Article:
Posted on Nov 15, 2019, 1 p.m.
The electronic health record was supposed to make things easier for doctors, but when it comes to the actually usability of the EHR doctors have spoken and rated it rather poorly, rating the systems with an F; poor usability of the EHR systems correlates with the high rate of physician burnout according to a recent study published in Mayo Clinic Proceedings.
870 American physicians were surveyed about the EHR systems who were asked to rank the usability of the system from 0-100; the mean score was 45.9 which is in the not acceptable range, or a grade of an F.
Physician burnout was also measured in this study to which a strong relationship was found between the EHR system usability and the odds of a doctor also reporting burnout: for every point in usability there was a 3% link to lower odds of burnout.
“The findings will not come as a surprise to anyone who practices medicine,” said Patrice A. Harris, M.D., president of the American Medical Association (AMA), which collaborated on the study.
In a statement, Harris said that based on these findings the AMA has made it a national imperative to overhaul the design and use of the EHR systems as this study shows it is designed, implemented, regulated, lacking usability making the systems hard to use compared to other systems.
“Too many physicians have experienced the demoralizing effects of cumbersome EHRs that interfere with providing first-rate medical care to patients,” Harris said. “It is a national imperative to overhaul the design and use of EHRs and reframe the technology to focus primarily on its most critical function—helping physicians care for their patients,” Harris said. The AMA is working to ensure a new generation of EHRs that don’t overload physicians with type-and-click tasks, she said.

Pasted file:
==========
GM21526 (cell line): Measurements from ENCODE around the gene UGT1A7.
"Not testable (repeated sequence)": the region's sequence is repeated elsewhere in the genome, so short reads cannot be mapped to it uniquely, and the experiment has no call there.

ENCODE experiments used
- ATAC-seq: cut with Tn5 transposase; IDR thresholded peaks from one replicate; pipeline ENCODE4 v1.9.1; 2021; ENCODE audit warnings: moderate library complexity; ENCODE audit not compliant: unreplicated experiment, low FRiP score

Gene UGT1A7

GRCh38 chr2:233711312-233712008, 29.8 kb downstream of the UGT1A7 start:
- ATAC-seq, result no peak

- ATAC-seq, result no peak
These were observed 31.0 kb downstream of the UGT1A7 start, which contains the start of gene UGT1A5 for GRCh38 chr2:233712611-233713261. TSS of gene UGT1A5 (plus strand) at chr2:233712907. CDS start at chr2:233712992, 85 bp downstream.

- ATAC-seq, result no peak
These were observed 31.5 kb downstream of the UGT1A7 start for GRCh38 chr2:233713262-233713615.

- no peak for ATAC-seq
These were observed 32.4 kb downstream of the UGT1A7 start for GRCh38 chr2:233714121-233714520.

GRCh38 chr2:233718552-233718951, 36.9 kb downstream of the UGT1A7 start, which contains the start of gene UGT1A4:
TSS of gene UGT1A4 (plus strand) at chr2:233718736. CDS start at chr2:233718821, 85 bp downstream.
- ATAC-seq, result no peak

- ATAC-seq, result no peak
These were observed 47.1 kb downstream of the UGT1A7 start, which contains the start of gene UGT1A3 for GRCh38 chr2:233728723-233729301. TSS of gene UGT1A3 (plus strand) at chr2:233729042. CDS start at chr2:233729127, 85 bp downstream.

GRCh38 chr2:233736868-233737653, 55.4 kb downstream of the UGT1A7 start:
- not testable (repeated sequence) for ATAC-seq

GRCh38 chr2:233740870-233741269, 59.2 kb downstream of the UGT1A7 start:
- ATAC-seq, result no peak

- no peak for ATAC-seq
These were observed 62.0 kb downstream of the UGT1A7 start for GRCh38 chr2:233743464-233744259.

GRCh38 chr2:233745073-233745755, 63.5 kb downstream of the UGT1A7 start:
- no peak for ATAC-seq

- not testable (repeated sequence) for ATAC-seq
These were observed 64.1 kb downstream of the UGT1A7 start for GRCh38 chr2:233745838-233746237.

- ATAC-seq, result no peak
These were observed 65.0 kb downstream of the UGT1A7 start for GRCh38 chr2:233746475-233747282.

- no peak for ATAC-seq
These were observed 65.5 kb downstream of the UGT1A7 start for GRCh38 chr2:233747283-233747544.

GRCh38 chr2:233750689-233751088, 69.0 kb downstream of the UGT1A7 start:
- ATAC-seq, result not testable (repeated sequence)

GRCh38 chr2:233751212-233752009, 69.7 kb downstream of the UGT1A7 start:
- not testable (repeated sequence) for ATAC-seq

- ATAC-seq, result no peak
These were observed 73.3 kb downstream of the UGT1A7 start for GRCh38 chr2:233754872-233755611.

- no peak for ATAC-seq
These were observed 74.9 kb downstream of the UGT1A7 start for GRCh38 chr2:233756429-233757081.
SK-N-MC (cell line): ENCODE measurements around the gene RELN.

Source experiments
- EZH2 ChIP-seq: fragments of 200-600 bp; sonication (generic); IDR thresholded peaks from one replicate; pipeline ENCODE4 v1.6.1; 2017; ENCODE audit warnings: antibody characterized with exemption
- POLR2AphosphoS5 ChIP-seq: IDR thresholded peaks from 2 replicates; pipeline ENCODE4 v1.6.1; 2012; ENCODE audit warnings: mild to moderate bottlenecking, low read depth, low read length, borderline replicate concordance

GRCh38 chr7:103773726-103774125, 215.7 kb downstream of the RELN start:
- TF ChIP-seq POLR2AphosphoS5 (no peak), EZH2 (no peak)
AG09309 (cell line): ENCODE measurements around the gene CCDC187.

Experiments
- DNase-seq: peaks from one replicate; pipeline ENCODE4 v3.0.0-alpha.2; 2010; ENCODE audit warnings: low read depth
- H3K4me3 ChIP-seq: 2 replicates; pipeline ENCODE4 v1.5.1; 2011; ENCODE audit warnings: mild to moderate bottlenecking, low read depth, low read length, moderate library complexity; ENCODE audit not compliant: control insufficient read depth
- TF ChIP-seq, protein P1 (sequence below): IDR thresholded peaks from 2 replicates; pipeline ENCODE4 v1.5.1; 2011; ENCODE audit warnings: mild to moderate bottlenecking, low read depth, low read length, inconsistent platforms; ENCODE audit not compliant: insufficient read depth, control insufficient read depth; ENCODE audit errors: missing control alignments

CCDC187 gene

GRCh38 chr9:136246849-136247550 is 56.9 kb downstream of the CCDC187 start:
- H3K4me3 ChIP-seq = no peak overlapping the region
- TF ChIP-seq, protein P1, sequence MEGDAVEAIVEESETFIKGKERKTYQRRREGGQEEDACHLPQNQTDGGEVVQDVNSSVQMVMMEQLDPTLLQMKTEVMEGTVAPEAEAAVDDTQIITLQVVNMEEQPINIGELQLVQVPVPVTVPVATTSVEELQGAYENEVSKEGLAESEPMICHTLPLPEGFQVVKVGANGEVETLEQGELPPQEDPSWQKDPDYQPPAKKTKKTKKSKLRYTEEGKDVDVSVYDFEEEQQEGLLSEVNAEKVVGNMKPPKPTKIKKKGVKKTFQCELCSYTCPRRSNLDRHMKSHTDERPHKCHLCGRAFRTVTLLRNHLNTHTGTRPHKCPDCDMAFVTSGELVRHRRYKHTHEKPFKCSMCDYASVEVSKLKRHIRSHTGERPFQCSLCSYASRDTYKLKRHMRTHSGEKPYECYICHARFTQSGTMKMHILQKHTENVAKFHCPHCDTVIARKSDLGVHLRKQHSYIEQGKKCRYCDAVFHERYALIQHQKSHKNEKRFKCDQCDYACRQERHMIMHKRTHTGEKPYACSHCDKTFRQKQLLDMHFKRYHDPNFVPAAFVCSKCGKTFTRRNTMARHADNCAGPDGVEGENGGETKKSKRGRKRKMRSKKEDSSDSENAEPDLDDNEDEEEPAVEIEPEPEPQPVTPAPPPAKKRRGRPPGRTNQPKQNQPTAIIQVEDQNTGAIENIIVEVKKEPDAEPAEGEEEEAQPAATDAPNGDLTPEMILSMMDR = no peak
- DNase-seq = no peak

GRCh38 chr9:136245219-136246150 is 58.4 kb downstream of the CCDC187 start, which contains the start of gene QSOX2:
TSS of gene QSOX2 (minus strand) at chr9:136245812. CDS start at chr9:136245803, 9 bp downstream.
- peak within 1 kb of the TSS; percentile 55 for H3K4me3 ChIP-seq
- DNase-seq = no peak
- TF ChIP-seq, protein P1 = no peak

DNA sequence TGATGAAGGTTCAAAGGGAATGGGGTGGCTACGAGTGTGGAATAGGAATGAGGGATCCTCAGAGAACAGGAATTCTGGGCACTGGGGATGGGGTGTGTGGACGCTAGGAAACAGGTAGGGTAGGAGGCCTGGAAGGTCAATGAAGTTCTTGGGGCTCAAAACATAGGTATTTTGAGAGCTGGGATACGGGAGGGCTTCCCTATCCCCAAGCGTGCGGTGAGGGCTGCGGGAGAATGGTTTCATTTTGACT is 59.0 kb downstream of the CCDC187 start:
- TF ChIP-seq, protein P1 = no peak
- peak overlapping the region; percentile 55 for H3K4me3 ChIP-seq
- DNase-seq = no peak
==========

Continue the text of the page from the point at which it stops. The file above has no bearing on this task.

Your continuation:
This study was co-written by AMA leader, along with burnout researchers from Stanford, Yale, and the Mayo Clinic. Previously another AMA study published in the Annals of Internal Medicine found physicians spend up to 2 hours on EHR work for each 1 hours they spend delivering care; and a separate study published in JAMA Internal Medicine found first year residents spend 90% of their time away from patients of which half is spent interacting with EHRs and documentation.
In American close to half of doctors exhibit at least one symptom of physician burnout this is a serious problem that causes some to cut back on time spent practicing medicine and even forces them out of the field. An alarming 79% of primary care physicians reported experiencing burnout in a recent study this year also published in the journal Mayo Clinic Proceedings.
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